Anne Frank stands as a symbol for
respect for human differences.
"My teenage years were a crossroad. They were the point where I learned the contradictions between what I had been told and what was....I didn't know it, but I was learning about life through these novels---a different depiction of life than what the media was selling me..." [Getting Diverse Books Into the Hands of Teen Readers: How do We Do It?]
"Of the multitude who throughout history have spoken for human dignity in times of great suffering and loss, no voice is more compelling than that of Anne Frank." - John F. Kennedy, 1960
Both archival materials and books have the power to help people see the world in a different way. The materials written and created by humankind can speak to diversity and tolerance. Archives and literature can work hand-in-hand to shed light on our differences as well as showing our sameness. The idea that we are not alone and that diverse peoples share remarkably similar feelings -- can exhibit strength AND insecurities -- is important to both express and share.
I often talk about how archivists and librarians should work together, but I am extending my thinking even further. I am realizing just how seamlessly we can work together to reach diverse audiences. This summer I am taking a Children's and YA Literature class to gain my certification as a school information specialist. This week we are talking about "multiculturalism" in children's literature.
1. of, relating to, reflecting, or adapted to diverse cultures [Merriam Webster]
2. Celebrating human diversity by willingly promoting legal, political, and social recognition of cultural, ethnic, linguistic, and religious differences. [Business Dictionary.com]
3. a body of thought in political philosophy about the proper way to respond to cultural and religious diversity. [Stanford Encyclopedia of Philosophy]
In the world of archives, we can use the idea of multiculturalism with our practice of creating diverse collections, including our goals as archivists to document the under-documented. Connect cultural institutions to the classroom and use multiple types of resources to make connections to the real world.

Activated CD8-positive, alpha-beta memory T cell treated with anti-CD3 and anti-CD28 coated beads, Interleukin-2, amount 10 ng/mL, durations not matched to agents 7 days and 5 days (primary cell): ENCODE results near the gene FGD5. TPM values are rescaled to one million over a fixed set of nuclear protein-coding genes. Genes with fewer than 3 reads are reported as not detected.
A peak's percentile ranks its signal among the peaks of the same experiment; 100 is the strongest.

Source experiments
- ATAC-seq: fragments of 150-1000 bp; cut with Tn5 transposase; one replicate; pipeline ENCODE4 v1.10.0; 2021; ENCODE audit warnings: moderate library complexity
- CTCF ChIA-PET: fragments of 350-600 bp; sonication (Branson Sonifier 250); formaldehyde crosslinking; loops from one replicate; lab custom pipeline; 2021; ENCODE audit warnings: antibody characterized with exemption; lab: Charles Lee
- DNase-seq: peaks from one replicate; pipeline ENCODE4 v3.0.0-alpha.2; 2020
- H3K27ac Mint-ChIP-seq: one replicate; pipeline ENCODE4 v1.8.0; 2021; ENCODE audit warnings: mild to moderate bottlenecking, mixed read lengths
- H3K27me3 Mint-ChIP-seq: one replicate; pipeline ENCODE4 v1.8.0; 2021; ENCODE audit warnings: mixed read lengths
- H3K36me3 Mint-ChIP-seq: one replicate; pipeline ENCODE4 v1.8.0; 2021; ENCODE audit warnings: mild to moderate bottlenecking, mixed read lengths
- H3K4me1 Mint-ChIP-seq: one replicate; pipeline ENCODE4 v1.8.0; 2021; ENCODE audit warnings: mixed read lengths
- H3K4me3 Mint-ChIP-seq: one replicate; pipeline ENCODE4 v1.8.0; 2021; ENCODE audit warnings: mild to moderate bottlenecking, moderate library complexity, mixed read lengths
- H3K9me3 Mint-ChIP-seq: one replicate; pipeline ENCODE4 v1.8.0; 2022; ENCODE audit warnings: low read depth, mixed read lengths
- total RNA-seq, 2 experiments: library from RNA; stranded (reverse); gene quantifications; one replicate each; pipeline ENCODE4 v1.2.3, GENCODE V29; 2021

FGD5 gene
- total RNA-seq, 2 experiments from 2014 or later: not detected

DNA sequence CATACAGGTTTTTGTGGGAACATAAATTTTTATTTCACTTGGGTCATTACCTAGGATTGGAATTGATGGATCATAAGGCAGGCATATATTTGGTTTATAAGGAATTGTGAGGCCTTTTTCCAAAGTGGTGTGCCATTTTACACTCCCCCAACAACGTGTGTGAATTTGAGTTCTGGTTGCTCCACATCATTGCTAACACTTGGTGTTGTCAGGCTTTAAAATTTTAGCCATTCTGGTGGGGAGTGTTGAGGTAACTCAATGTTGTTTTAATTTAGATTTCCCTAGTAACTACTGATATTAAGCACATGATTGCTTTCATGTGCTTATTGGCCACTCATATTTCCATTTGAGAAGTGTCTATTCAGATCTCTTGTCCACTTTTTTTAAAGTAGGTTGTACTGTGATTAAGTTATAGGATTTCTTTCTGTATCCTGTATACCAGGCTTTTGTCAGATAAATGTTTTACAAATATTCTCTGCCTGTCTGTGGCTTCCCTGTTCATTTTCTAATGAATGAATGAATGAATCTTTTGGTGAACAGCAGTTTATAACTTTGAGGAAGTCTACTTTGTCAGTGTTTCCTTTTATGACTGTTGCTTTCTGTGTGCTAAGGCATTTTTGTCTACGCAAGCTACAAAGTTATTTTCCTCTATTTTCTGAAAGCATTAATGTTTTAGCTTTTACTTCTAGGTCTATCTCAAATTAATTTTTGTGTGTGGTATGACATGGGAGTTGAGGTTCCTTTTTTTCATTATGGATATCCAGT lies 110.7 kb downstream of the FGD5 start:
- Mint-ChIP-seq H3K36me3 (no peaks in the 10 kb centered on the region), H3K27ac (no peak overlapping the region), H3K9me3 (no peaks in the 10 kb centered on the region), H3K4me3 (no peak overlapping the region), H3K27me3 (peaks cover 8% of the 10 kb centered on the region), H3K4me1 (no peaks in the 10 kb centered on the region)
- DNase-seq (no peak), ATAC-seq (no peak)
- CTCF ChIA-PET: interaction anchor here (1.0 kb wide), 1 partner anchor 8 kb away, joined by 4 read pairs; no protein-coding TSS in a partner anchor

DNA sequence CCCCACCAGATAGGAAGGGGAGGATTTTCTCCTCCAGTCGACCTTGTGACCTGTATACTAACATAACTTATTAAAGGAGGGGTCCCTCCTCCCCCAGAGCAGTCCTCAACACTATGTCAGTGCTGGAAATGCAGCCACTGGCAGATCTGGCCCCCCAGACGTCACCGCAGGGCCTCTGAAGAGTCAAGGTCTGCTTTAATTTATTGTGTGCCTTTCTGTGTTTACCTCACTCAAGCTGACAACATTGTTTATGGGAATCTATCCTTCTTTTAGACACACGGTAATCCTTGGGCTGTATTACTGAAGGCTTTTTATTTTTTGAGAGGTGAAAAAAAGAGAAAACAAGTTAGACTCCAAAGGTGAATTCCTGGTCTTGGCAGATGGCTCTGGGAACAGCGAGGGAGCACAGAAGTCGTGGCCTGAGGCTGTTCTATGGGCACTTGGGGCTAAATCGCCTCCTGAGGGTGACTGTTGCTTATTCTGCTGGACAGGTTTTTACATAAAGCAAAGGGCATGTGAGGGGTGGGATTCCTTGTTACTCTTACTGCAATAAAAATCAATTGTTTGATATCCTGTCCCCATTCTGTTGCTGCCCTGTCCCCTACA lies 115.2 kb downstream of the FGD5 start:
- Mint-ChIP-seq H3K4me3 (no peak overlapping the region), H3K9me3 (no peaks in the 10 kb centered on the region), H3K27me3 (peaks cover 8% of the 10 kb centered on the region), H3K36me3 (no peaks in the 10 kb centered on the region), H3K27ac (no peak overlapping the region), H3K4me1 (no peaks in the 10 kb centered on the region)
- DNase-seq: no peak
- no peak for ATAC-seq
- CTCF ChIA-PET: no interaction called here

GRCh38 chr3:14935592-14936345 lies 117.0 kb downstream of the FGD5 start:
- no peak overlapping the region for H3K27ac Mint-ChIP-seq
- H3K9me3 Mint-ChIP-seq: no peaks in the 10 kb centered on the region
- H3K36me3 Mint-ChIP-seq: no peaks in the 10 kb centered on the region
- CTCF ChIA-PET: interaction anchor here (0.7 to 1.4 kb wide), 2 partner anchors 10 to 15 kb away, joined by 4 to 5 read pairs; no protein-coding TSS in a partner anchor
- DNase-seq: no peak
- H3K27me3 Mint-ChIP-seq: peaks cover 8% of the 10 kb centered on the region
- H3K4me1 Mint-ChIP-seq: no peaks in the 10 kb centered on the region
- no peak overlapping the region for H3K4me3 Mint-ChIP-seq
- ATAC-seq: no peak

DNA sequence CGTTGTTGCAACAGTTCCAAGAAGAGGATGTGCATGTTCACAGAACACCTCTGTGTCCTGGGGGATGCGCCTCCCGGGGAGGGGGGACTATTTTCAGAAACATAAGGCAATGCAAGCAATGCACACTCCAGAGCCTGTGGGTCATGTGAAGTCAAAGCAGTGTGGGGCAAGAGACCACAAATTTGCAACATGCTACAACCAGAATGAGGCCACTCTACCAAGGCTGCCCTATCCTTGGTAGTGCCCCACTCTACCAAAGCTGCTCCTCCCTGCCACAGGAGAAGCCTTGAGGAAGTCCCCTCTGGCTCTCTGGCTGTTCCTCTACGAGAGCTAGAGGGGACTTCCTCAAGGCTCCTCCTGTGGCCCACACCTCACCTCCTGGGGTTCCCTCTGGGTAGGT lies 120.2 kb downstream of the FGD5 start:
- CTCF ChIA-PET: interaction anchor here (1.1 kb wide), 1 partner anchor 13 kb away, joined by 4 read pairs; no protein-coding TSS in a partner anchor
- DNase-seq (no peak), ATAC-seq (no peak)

- Bring primary documents (diaries, letters and the like) into the classroom alongside literary works to better explain realistic fiction. Ideas come from somewhere. Making the connections would be beneficial for education on many levels. Much has been written on how students (and adults) need to make connections between classes and "the real world". This is another reason why and how.
In fact, Anne Frank's diary was edited to remove some of the more sexual content that was deemed unseemly in 1947. [I am wondering how sexual content can be more unseemly than a girl hiding in an attic in fear of her life, but that relates to censorship. That is actually my other class topic for the week, but I will save that for another post.] However, this is what students need to read, so they can see that their typical thoughts and feelings ARE typical. So that they see that people "different" from them are only human too. Anne Frank is the best known example of archival material that does this, but every small community has its own cultural items that can also make connections between people.
- Bring literature into the archives to show connections between first person events and the stories that we concoct to explain our reality or getting us thinking. We can bring the literature in by connecting to it in our access tools. Our finding aids can include a bibliographic section that reads: "For more information on this subject, or for a look at how these types of materials have influenced the literary world, see..." We can also use books in our archival exhibits and programming.